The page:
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HTTP Status Codes

When a browser requests a webpage, the server returns the response with an HTTP status code. Regardless of whether the server fulfills your request, the server will always return a status code to indicate the response was successful. If the server fails to return a response, the status code will indicate why it failed. The HTTP Status Code is returned as a part of the HTTP response header from the webserver.

A user agent is a string sent to the webserver when a page is requested by a browser. User Agent is a request header that is included with other HTTP headers and sent by the browser to identify itself which operating system and type of browser it is. The user agent is sent with every HTTP request it makes to a web server. Each browser provides a built-in user agent string when making a request, but this string can be changed by a user.

One of the best features of chromium browsers including Chrome, Opera, Vivaldi, and Brave is the ability to install browser extensions and add capabilities not built into the browser. There are thousands of browser extensions, and we have hand-picked a handful of "free" extensions that are useful to digital marketers. We've displayed the extensions in no particular order, so explore the extensions and see if it's worth to you.

Web browsers today offer a built-in password manager, and auto-populate username and password on the websites you visit. This is a very convenient feature offered by virtually all web browser makers including Google Chrome, Safari, Firefox, and Microsoft Edge. The question is whether you can trust browser password managers to store your passwords without a security risk.

Google Analytics keeps track of website visitors as users, and it uses the Client ID stored in the browser cookie to determine it. Google Analytics stores _ga cookie in the user's browser and the browser sends cookie data to a web server every time it makes a request. To view your Google Analytics (GA) cookie for a specific site, you may use developer tools available on your browser to view them. For example, on Google Chrome you may click the F12 key -> Applications Tab -> Cookies to view them. An example of "_ga" cookie looks like below:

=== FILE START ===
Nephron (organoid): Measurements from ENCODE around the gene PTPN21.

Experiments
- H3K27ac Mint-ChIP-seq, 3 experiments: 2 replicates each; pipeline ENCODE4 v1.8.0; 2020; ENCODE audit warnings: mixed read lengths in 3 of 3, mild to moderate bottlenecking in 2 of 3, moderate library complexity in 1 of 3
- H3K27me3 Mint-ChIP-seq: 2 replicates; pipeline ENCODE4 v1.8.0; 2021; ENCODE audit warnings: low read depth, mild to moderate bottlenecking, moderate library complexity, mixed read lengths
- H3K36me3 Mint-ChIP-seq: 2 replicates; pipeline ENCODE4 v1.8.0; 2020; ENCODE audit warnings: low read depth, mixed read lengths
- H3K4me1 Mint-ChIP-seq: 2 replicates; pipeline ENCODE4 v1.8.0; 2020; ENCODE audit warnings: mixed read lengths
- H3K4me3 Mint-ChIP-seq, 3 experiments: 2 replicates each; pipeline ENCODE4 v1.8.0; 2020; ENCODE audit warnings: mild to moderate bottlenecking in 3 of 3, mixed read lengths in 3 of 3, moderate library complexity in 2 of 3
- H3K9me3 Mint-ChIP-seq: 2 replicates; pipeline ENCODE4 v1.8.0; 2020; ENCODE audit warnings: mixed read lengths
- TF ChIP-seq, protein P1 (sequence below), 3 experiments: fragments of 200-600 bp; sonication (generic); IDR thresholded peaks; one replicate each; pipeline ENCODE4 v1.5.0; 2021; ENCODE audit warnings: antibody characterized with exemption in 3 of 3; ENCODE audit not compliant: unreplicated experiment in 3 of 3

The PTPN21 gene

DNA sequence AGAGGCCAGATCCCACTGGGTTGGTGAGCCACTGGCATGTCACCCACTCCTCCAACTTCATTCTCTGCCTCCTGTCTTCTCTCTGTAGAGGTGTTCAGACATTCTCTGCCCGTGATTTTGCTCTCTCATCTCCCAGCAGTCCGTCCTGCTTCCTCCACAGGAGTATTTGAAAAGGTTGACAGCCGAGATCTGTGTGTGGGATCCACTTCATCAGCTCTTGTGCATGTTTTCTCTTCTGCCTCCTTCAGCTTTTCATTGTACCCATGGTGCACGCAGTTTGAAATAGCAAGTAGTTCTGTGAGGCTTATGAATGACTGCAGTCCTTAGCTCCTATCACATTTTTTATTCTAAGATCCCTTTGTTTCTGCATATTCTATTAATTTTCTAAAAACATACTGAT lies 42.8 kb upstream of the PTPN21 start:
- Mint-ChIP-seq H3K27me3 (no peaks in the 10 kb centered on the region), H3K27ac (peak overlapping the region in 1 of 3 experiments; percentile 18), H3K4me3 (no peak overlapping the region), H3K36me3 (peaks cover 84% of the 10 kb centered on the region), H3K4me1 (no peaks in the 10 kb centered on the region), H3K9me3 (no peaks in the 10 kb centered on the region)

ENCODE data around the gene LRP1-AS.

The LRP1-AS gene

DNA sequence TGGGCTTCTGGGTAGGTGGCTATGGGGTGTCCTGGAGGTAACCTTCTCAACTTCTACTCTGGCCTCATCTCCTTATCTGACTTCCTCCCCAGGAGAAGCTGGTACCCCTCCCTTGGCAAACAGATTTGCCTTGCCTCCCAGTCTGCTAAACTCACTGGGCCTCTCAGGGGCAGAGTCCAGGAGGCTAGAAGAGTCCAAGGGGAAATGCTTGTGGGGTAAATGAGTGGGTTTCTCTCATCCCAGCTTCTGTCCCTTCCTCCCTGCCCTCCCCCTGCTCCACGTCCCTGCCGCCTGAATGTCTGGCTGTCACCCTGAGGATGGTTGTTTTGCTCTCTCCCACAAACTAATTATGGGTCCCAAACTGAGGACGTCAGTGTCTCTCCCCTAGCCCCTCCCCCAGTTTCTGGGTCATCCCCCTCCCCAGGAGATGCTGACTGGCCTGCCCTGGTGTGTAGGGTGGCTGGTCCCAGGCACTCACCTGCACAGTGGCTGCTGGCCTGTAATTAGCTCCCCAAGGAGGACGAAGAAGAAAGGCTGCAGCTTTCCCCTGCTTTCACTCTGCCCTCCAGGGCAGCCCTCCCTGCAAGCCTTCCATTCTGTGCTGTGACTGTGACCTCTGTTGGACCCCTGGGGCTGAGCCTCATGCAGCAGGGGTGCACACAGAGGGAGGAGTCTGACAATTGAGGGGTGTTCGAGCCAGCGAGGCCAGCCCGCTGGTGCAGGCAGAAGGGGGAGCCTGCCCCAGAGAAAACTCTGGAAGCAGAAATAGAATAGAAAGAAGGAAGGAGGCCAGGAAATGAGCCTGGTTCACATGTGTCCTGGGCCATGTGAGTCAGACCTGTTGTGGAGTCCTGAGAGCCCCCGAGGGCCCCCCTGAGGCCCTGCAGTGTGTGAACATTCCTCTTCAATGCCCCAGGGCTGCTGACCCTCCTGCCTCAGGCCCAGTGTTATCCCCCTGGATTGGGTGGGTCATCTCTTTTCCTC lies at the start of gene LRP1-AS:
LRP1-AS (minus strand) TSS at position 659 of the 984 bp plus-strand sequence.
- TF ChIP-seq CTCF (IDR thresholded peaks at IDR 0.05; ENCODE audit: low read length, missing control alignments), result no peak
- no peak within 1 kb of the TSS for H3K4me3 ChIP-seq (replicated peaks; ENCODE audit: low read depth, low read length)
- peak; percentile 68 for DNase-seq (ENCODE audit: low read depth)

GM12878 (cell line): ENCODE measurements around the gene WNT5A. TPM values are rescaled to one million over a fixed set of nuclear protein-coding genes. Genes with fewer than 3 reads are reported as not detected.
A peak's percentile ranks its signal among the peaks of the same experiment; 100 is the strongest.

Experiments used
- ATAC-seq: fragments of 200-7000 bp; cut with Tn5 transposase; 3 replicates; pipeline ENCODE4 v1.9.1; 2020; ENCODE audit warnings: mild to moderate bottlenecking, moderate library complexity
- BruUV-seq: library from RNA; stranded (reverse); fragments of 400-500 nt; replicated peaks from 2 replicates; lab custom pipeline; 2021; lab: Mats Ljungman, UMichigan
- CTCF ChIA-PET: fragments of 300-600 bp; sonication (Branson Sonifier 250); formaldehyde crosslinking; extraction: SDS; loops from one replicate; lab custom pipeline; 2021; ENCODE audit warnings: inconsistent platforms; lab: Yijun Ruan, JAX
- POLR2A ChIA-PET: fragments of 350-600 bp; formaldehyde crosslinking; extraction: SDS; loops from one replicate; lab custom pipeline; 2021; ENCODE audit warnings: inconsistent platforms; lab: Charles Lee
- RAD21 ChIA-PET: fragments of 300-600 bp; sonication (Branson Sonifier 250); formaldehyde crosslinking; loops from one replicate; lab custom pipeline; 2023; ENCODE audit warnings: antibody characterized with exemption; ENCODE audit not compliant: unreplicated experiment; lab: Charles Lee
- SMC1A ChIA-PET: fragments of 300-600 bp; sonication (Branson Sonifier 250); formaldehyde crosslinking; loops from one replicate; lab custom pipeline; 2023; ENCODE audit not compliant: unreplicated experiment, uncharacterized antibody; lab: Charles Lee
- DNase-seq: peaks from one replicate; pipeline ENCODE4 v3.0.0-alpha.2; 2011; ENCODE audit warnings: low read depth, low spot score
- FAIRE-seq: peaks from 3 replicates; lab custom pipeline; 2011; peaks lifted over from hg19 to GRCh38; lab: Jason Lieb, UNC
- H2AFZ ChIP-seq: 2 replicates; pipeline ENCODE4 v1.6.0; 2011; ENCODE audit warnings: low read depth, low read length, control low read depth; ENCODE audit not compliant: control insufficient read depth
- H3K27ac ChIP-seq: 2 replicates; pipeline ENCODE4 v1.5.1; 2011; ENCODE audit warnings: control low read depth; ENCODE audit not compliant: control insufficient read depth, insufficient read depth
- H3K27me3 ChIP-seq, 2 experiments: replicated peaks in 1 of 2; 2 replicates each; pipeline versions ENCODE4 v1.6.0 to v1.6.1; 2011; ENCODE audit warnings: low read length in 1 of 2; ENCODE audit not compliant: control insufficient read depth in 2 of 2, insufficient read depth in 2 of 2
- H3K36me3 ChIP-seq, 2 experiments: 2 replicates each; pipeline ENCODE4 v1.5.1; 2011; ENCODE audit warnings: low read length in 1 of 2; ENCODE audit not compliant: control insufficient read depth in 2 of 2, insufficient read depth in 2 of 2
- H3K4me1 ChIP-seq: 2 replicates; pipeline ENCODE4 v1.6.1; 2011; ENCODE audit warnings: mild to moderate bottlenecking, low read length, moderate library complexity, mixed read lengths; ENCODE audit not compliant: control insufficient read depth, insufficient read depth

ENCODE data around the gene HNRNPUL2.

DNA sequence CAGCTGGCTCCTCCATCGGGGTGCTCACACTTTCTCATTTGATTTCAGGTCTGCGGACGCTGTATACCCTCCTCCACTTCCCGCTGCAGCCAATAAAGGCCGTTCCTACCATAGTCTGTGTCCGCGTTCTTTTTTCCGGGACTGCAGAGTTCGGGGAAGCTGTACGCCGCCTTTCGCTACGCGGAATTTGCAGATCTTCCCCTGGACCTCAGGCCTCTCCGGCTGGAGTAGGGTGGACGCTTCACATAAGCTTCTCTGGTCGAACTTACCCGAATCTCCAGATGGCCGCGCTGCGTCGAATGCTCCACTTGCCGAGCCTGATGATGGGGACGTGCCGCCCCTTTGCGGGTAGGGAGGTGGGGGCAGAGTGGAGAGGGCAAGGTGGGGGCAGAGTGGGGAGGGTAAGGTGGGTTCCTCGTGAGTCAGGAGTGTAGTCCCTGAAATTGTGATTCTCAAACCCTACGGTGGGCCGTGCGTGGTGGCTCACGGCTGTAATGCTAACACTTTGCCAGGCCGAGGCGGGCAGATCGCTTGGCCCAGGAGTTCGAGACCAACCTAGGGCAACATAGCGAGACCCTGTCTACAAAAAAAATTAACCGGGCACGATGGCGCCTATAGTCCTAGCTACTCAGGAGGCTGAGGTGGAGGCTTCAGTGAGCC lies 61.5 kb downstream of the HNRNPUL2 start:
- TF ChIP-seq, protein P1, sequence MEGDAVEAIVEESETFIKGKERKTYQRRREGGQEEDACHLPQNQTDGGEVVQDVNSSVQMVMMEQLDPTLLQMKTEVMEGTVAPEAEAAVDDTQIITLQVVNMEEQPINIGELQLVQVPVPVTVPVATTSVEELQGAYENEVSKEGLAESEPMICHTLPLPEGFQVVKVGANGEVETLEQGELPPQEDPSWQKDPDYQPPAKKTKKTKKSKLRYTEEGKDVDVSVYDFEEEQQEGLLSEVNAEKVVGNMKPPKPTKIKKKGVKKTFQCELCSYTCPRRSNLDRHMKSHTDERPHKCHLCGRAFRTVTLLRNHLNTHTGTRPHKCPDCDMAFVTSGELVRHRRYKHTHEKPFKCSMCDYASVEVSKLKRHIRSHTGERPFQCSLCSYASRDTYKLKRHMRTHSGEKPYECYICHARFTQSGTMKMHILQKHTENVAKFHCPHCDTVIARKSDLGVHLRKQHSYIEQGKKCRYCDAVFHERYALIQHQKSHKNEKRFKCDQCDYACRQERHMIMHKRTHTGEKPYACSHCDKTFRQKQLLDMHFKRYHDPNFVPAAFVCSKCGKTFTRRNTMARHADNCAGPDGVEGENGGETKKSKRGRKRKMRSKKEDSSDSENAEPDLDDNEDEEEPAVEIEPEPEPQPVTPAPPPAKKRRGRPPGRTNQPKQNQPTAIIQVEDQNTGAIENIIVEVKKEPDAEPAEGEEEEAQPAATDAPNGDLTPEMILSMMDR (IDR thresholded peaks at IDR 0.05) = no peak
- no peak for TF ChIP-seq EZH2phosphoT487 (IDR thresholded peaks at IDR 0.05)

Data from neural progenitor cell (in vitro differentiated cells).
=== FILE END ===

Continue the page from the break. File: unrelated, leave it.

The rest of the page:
WordPress is the most popular website builder platform that hosts up to 75 million websites on the Internet today. Despite its core being secure, hackers and other mischievous characters have compromised security for millions of self-hosted sites. The following 8 reasons describe why you need to secure your Wordpress website, and how to achieve them.

Bounce rate is a metric used to measure the percentage of visitors leaving your website after only 1-page view and nothing on the website. If a visitor lands on a web page and bounces back with no additional engagement after viewing the landing page, you have a bounce rate of 100% for that visit. By improving the quality of your website, you can lower your bounce rate and increase pages per session.

A reverse proxy is a server that sits in front of the webserver, intercepts the request, and either respond to the client with a response from its cache or forward the request to the origin server. A reverse proxy is used to protect the web servers from DDoS attacks, distribute load amongst multiple servers, and utilize its cache to serve static contents without sending requests to the origin server. No client will communicate directly with the server, and the server's IP address will not be revealed to the public.

You cannot afford slow loading pages if you are operating on the online platform. Internet users want quick access to information. You have seconds to capture and keep their interest. If they have to wait for your site to load, you will lose them.

It is important to carry out speed tests to determine page loading speeds. There are tools you can use, such as Google PageSpeeds. If you determine that there is a problem, you need a way to fix them. Our article will share with you six reasons why your website is slow and how to fix them.

The average eCommerce conversion rates fall around 1% to 2%, and it measures the checkout rates which don't include newsletter signup or abandoned carts with customer emails. If you have a brand new website, the conversion rate may fall far below 1% despite advertising on Facebook, Google Ads, and other comparison shopping engines. It is harder and harder to make money from online stores, and the average conversion rate continues to decline for new merchants.